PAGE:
Writefull’s team consists of seven people based in the Netherlands, the United Kingdom and Spain. According to Juan and Hilde, the software uses language models constructed using hundreds of millions of sentences derived from open-access papers, mainly in the field of bioscience, in order to provide solutions to speed up language-related tasks. Writefull uses natural language processing (NLP) to identify aberrations in typical English sentence constructions (length, word order, word choice, formal/informal, language accuracy and language use). Writefull began as a tool for students and researchers as a means of overcoming language barriers, and it is now used by several editing companies and publishers.
During the presentation, AI was discussed in terms of its merits, but it was also dissected and challenged. Not all editing tools are alike, of course, as PerfectIt, Grammarly, Trinka and others show, and some are more effective than others. We discussed how AI-based language editing may impact the individuality of writing styles.
The presenters noted that AI-based editing tools have uses in different tiers within the industry. For example, Writefull is currently used by publishers as a tool to streamline ‒ and perhaps reduce the need for ‒ human editing, thereby leading to lower overall overhead costs and opening a path to publication for many scholars with lower levels of English, such as Chinese-language authors. According to the Writefull team, their AI-based service can lead to lower immediate rejection rates, higher acceptance rates, quicker acceptance and fewer revision rounds for authors submitting a text to be published in a journal.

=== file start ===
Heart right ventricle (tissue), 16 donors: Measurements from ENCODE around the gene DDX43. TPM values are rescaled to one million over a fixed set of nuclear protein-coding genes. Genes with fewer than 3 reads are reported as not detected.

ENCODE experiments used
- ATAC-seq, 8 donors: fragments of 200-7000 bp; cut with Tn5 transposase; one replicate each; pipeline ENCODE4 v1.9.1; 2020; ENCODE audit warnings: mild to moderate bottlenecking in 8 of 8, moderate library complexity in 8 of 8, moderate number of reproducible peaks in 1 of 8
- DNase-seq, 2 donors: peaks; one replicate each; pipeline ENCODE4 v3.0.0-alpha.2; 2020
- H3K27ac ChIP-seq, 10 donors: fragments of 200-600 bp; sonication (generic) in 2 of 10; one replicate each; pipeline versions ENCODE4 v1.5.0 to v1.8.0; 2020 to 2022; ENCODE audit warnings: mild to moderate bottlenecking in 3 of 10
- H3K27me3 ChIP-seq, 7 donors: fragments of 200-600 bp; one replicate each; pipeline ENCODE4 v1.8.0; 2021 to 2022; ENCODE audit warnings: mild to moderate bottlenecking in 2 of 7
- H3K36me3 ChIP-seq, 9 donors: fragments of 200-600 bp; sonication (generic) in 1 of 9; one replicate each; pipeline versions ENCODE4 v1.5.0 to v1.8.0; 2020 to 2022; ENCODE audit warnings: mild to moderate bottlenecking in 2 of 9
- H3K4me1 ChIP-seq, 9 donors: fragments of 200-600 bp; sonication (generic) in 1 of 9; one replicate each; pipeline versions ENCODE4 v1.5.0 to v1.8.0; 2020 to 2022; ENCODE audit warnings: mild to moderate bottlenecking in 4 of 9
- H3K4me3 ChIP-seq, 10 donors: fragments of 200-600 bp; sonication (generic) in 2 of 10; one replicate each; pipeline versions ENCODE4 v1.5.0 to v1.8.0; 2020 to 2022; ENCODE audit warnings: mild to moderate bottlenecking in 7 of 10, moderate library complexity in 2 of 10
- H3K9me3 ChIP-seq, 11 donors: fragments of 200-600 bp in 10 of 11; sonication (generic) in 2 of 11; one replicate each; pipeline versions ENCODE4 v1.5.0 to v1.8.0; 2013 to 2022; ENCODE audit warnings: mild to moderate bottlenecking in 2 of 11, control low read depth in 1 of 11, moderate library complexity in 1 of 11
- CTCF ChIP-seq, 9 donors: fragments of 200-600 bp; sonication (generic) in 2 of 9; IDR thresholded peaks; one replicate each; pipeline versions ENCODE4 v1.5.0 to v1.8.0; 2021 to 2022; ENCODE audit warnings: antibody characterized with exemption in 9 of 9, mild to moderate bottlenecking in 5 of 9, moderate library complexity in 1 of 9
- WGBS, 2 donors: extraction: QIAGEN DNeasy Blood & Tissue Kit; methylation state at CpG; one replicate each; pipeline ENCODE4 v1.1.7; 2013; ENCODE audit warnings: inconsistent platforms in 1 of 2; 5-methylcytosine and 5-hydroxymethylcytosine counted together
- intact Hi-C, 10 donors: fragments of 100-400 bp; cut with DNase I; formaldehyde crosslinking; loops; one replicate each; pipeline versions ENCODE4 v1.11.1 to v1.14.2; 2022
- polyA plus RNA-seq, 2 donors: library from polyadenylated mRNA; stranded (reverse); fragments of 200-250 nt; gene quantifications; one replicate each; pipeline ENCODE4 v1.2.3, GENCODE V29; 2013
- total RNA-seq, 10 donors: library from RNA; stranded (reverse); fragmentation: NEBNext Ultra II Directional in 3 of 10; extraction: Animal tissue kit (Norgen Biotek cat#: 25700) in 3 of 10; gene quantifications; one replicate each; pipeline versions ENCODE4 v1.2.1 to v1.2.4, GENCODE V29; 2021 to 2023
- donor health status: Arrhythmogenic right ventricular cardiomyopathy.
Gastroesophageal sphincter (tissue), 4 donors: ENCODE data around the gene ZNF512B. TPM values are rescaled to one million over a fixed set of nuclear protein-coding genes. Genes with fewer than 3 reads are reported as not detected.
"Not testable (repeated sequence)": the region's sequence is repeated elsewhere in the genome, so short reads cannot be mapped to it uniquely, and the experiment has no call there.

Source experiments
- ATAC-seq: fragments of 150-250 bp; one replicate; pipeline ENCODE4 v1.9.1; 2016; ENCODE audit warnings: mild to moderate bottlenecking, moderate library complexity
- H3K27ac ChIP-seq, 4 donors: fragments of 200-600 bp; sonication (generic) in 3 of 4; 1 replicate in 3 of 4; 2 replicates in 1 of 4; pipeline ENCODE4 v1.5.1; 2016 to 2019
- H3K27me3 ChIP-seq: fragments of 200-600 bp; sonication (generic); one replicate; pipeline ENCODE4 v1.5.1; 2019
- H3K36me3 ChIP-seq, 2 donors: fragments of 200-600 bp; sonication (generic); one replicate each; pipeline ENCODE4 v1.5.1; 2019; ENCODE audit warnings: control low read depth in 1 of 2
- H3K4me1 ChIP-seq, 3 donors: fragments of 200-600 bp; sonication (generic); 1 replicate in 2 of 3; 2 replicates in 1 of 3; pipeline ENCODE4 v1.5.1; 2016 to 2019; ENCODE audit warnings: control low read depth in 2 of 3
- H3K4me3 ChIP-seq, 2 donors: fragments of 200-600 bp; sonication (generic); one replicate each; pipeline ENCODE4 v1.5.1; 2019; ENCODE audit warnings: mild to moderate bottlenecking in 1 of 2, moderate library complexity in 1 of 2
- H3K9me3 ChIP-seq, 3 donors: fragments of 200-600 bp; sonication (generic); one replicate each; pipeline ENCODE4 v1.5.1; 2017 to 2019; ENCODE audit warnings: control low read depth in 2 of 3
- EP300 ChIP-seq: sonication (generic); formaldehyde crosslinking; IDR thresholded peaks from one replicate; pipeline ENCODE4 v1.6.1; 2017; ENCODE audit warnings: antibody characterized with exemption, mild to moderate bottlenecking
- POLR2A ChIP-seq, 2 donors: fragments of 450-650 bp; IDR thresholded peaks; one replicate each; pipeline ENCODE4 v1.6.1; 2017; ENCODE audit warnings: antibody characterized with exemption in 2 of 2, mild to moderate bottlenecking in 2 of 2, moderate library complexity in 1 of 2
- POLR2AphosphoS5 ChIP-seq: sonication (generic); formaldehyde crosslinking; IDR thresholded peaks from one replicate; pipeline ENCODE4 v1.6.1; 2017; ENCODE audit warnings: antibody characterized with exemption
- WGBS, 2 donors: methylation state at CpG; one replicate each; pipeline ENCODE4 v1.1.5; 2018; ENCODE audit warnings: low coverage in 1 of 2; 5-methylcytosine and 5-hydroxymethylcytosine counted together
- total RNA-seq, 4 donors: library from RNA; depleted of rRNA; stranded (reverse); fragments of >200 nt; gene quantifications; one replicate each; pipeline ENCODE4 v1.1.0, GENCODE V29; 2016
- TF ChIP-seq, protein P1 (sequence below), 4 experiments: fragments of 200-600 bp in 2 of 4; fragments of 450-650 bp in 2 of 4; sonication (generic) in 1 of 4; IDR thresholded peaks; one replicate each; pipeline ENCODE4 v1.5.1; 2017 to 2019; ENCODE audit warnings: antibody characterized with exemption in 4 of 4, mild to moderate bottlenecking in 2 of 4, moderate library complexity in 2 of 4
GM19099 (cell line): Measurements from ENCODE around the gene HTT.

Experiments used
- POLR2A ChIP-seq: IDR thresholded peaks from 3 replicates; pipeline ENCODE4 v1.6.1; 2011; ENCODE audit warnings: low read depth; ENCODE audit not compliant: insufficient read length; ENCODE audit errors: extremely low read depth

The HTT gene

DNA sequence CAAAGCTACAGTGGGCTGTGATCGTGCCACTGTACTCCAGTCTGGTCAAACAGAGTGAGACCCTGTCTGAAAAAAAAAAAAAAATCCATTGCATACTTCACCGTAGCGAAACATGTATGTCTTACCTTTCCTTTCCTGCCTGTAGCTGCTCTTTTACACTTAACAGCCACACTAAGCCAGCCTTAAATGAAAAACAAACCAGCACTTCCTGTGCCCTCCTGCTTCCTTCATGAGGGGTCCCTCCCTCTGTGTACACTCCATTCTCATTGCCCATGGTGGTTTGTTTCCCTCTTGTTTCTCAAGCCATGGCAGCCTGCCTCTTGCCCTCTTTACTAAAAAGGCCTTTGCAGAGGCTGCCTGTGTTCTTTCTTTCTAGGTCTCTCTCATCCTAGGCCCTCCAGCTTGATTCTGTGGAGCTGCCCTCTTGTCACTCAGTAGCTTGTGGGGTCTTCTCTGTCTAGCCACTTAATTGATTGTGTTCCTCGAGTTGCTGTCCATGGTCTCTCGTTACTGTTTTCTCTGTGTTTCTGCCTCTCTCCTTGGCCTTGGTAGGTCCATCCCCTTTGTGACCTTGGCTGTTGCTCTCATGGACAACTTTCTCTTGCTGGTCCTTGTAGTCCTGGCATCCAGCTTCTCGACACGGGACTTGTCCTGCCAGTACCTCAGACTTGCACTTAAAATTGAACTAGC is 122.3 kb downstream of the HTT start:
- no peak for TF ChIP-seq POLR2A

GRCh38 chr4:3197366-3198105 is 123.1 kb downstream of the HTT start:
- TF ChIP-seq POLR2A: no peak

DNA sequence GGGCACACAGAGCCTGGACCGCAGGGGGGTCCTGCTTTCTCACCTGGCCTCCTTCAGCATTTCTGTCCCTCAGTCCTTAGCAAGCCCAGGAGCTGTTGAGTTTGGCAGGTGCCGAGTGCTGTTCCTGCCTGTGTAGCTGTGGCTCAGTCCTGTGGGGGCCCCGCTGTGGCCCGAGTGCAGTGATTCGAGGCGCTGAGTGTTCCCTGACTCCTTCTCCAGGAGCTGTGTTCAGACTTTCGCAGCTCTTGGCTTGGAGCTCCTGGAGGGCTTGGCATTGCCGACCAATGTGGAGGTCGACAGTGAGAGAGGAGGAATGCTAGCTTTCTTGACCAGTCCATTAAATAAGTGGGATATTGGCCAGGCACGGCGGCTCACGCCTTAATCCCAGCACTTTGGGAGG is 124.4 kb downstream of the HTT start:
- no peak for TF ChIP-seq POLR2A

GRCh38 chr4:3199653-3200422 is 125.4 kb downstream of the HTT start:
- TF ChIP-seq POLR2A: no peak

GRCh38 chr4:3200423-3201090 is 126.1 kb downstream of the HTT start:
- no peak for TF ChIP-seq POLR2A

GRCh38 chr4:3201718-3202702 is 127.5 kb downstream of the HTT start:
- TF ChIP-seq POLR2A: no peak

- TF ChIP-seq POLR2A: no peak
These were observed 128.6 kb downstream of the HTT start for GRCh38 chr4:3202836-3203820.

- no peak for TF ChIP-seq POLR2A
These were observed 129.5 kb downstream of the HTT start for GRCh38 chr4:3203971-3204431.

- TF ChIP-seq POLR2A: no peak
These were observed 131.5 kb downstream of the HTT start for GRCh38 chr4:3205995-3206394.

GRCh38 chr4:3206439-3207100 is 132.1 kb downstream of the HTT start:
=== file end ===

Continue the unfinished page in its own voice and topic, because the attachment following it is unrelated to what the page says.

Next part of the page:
After the presentation, several of us had lunch with Juan and Hilde, where we continued to discuss the topic of AI and its increasingly prominent role in editing and translation. Writefull is just scratching the surface of the potential for AI-based writing tools. For example, the future of AI-based editing may include writing models tailored for specific professions; while this is not currently cost-effective, future versions of Writefull may diversify for user-specific writing tools.
UniSIG is grateful to Juan and Hilde for taking the time to show us what Writefull and AI-based editing tools can offer our members, and we look forward to future updates!
[Image: SENSE members Daphne Lees, Henriette Schoemaker and Charles Frink discussing what they’ve learnt.]
A convivial group just shy of a dozen SENSE members met on Wednesday 9 November over Zoom to discuss the evening’s theme, ‘How do we translate?’. (Although it’s still called the Utrecht SIG, attendees hailed from all over the Netherlands, and one digital nomad is currently on the Isle of Man!) More specifically, do we plough through the translation quickly, creating a rough first draft, or do we have to get it perfect on the first go? Do we do research as we go along, or before we actually start translating? What tools do we use? And how many passes do we make before finalizing the translation?